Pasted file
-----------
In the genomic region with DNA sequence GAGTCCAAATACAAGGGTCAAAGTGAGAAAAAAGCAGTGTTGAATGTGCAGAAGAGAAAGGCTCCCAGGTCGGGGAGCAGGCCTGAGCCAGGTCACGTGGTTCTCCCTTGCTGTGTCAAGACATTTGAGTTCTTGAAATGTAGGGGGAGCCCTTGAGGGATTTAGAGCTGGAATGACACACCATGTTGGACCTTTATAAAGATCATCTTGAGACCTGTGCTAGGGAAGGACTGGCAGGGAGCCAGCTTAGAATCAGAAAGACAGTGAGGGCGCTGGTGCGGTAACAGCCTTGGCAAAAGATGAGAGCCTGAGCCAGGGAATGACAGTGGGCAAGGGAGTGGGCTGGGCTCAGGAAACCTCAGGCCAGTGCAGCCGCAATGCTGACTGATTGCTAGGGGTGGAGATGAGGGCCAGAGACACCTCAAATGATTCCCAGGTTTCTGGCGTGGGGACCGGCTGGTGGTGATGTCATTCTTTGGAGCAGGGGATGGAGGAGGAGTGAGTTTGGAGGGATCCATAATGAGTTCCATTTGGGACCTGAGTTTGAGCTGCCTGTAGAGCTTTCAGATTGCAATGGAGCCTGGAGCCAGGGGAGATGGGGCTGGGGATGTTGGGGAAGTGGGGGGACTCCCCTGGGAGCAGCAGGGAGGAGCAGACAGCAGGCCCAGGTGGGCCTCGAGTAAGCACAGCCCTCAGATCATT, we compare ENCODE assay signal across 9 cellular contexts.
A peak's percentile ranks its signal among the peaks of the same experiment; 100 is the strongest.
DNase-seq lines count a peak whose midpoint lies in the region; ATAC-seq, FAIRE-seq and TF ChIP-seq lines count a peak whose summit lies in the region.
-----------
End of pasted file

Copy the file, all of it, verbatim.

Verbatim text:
In the genomic region with DNA sequence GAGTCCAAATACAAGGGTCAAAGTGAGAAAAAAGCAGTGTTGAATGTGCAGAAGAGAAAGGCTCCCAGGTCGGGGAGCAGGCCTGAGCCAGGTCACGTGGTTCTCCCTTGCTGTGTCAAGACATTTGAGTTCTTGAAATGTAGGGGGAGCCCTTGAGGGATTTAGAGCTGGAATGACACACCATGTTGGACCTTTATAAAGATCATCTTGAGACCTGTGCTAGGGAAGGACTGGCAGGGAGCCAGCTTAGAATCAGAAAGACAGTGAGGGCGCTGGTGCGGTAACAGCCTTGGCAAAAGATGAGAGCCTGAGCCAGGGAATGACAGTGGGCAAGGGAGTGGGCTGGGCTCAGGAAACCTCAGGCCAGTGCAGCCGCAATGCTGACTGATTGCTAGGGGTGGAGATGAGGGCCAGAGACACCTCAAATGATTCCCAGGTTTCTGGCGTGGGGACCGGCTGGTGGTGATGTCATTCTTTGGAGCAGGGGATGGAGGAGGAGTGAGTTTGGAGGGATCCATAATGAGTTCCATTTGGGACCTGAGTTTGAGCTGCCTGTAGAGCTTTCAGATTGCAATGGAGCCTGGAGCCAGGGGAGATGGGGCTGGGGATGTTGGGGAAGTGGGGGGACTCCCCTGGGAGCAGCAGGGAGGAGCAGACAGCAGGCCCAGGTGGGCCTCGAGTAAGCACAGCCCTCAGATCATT, we compare ENCODE assay signal across 9 cellular contexts.
A peak's percentile ranks its signal among the peaks of the same experiment; 100 is the strongest.
DNase-seq lines count a peak whose midpoint lies in the region; ATAC-seq, FAIRE-seq and TF ChIP-seq lines count a peak whose summit lies in the region.